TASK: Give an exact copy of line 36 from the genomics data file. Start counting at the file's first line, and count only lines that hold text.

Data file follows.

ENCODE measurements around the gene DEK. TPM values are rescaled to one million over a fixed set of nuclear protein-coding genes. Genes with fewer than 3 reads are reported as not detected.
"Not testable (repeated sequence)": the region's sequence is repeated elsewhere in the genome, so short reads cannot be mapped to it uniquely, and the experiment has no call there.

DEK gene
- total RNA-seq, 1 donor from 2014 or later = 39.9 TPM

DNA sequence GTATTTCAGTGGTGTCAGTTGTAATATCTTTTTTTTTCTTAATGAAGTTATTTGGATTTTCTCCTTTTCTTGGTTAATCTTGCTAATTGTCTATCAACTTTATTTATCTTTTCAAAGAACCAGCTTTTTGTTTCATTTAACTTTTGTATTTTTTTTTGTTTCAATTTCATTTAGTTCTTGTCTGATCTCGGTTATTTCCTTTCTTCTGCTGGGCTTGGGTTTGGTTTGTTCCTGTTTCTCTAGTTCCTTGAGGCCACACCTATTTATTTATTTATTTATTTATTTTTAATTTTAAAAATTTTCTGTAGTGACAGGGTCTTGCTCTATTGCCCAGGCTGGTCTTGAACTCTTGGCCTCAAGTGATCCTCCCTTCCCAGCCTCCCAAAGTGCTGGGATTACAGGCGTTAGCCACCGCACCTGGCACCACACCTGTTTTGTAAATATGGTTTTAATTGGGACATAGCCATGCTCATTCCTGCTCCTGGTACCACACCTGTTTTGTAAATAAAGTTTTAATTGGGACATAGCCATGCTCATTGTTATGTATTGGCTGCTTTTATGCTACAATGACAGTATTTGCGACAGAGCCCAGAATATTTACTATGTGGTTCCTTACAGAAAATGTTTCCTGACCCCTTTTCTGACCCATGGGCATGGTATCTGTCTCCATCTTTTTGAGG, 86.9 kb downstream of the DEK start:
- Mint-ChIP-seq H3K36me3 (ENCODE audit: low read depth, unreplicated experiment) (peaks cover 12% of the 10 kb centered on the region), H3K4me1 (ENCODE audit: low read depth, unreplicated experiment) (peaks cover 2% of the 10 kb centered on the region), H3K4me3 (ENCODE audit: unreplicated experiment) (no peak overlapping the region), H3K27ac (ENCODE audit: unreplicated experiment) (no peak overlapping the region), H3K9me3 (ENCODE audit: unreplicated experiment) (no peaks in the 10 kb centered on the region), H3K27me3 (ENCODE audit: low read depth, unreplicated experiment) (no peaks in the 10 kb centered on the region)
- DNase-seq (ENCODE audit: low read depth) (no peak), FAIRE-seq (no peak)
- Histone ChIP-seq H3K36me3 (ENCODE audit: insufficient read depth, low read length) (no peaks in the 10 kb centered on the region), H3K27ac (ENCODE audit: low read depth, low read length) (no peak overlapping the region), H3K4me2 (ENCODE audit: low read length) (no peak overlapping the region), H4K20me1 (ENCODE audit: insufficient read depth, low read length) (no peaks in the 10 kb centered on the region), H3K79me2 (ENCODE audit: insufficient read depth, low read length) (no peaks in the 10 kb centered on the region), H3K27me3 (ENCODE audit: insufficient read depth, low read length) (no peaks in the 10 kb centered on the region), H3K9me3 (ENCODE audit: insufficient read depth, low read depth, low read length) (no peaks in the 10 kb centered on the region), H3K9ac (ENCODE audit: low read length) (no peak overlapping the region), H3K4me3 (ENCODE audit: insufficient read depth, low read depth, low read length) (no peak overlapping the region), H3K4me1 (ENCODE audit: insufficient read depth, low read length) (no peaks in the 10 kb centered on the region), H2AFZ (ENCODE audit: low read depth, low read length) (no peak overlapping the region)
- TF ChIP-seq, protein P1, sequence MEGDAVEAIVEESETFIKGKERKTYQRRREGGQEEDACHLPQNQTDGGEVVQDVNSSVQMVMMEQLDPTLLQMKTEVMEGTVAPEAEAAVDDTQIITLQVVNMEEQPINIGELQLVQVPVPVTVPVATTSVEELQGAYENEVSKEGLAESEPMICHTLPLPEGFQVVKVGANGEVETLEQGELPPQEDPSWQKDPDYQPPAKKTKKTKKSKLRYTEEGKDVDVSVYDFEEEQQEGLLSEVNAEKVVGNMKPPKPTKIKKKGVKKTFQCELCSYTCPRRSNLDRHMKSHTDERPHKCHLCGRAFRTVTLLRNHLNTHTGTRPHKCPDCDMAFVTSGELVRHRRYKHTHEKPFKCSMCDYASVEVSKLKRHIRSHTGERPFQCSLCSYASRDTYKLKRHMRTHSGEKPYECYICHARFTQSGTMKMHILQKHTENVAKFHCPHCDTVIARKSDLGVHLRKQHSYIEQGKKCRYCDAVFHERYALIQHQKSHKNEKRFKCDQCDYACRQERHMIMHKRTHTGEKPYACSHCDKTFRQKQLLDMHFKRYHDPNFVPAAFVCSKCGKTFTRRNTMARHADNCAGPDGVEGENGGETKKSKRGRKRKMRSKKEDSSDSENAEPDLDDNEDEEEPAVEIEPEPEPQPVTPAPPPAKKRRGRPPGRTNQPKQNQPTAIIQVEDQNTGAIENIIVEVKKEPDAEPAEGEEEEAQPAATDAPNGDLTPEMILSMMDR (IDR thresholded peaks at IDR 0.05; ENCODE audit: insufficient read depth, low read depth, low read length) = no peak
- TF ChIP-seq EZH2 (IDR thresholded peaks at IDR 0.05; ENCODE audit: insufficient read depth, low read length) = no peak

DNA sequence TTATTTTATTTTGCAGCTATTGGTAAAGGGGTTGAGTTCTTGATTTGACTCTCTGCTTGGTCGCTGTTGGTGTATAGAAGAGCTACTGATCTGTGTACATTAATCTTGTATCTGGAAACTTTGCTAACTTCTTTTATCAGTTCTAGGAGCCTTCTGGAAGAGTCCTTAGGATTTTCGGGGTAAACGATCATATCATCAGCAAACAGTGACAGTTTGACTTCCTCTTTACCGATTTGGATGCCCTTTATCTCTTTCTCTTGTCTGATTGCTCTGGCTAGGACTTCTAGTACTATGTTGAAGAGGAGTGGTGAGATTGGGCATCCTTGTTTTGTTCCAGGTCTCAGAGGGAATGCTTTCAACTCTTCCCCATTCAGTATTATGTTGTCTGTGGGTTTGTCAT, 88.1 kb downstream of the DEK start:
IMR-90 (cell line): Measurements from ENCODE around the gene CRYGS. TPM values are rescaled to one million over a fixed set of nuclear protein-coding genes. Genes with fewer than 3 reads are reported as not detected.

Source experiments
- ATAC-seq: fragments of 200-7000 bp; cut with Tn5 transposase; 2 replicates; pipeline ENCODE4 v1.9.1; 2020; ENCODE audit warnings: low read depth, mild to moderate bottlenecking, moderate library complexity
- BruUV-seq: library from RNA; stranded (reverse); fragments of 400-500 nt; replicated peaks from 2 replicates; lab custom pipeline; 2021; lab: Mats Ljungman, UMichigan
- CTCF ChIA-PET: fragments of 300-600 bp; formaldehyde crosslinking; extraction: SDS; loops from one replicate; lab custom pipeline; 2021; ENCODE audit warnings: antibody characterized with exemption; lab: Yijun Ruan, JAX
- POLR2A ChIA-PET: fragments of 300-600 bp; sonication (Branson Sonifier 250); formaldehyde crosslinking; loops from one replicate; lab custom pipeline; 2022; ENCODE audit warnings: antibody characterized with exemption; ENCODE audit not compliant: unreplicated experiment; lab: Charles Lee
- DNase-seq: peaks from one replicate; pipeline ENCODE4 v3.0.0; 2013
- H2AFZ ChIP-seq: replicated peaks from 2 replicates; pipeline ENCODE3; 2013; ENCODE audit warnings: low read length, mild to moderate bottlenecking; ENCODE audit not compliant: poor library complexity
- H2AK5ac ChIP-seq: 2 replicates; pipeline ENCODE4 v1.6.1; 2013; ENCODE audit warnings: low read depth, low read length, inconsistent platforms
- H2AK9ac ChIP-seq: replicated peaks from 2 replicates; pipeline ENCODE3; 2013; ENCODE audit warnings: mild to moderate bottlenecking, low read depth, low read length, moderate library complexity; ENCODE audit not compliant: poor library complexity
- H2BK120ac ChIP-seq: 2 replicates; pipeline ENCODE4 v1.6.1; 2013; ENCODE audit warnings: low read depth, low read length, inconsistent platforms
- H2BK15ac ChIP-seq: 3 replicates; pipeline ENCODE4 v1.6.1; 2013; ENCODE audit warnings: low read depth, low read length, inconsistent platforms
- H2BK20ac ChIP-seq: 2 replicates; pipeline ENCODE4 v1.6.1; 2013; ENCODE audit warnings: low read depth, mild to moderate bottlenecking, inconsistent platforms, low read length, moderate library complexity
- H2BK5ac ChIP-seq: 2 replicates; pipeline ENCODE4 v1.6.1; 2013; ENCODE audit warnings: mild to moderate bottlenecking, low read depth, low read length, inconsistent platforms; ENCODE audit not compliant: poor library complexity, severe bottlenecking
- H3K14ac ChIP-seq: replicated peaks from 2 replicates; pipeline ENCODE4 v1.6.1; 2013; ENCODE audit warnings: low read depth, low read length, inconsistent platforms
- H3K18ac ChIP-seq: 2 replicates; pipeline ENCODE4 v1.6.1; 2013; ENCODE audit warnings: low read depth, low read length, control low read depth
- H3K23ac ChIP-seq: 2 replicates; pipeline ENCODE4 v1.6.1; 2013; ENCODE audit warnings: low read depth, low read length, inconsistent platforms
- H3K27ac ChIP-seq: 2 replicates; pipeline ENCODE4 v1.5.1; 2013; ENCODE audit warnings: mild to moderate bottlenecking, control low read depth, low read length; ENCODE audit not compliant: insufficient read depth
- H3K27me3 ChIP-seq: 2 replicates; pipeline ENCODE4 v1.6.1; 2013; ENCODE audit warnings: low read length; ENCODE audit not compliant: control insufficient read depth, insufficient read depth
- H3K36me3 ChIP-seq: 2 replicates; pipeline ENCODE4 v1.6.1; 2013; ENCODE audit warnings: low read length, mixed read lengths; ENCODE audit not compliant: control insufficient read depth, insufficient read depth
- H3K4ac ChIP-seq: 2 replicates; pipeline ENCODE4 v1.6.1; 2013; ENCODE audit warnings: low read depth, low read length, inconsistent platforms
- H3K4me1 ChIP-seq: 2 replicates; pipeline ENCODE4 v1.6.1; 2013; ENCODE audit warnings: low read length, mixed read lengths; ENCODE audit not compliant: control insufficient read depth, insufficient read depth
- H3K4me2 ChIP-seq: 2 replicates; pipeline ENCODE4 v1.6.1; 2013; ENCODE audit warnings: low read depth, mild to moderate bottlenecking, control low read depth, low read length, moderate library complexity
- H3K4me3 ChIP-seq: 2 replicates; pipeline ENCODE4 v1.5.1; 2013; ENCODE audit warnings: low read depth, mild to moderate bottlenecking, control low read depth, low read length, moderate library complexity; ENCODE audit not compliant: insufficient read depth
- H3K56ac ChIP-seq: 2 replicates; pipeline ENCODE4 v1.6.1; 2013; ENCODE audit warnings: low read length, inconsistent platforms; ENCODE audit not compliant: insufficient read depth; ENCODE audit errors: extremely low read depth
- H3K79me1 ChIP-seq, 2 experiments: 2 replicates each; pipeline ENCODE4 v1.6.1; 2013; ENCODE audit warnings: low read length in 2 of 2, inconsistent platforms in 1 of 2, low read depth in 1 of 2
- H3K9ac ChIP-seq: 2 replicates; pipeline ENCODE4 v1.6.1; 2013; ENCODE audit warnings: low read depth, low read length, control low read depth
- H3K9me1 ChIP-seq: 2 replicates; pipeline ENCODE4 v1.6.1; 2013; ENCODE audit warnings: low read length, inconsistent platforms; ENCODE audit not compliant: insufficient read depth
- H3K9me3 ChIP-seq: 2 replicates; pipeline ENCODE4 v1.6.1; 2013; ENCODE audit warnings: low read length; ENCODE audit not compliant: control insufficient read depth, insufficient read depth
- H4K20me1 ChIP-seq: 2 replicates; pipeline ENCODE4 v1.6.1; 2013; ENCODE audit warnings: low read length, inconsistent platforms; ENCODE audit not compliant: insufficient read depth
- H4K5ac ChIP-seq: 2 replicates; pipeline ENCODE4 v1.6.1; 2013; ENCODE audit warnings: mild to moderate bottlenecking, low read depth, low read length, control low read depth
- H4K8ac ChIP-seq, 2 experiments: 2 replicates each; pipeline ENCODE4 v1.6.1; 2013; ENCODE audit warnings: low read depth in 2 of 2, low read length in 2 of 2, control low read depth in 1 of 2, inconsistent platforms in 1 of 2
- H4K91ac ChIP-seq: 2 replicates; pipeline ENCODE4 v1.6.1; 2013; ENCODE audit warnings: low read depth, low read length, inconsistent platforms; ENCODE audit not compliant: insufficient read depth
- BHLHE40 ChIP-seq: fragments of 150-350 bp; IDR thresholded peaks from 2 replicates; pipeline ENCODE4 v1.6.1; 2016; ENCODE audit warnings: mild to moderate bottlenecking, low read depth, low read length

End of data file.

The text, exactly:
- H3K56ac ChIP-seq: 2 replicates; pipeline ENCODE4 v1.6.1; 2013; ENCODE audit warnings: low read length, inconsistent platforms; ENCODE audit not compliant: insufficient read depth; ENCODE audit errors: extremely low read depth